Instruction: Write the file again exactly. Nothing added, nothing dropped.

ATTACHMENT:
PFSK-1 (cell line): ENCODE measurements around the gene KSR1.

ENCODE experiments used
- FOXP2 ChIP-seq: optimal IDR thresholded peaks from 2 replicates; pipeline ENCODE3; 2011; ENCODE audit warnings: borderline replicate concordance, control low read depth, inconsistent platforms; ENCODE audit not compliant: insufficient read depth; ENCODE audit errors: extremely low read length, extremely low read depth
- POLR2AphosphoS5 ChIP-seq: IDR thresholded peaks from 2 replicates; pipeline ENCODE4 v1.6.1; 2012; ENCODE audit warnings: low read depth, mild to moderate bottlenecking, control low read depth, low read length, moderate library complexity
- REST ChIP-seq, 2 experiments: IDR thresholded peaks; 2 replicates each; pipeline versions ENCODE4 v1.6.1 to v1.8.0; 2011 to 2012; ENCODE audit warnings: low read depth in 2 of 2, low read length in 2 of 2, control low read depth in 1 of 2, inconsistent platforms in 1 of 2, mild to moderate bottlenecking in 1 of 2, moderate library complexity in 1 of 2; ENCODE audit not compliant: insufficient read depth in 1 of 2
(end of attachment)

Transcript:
PFSK-1 (cell line): ENCODE measurements around the gene KSR1.

ENCODE experiments used
- FOXP2 ChIP-seq: optimal IDR thresholded peaks from 2 replicates; pipeline ENCODE3; 2011; ENCODE audit warnings: borderline replicate concordance, control low read depth, inconsistent platforms; ENCODE audit not compliant: insufficient read depth; ENCODE audit errors: extremely low read length, extremely low read depth
- POLR2AphosphoS5 ChIP-seq: IDR thresholded peaks from 2 replicates; pipeline ENCODE4 v1.6.1; 2012; ENCODE audit warnings: low read depth, mild to moderate bottlenecking, control low read depth, low read length, moderate library complexity
- REST ChIP-seq, 2 experiments: IDR thresholded peaks; 2 replicates each; pipeline versions ENCODE4 v1.6.1 to v1.8.0; 2011 to 2012; ENCODE audit warnings: low read depth in 2 of 2, low read length in 2 of 2, control low read depth in 1 of 2, inconsistent platforms in 1 of 2, mild to moderate bottlenecking in 1 of 2, moderate library complexity in 1 of 2; ENCODE audit not compliant: insufficient read depth in 1 of 2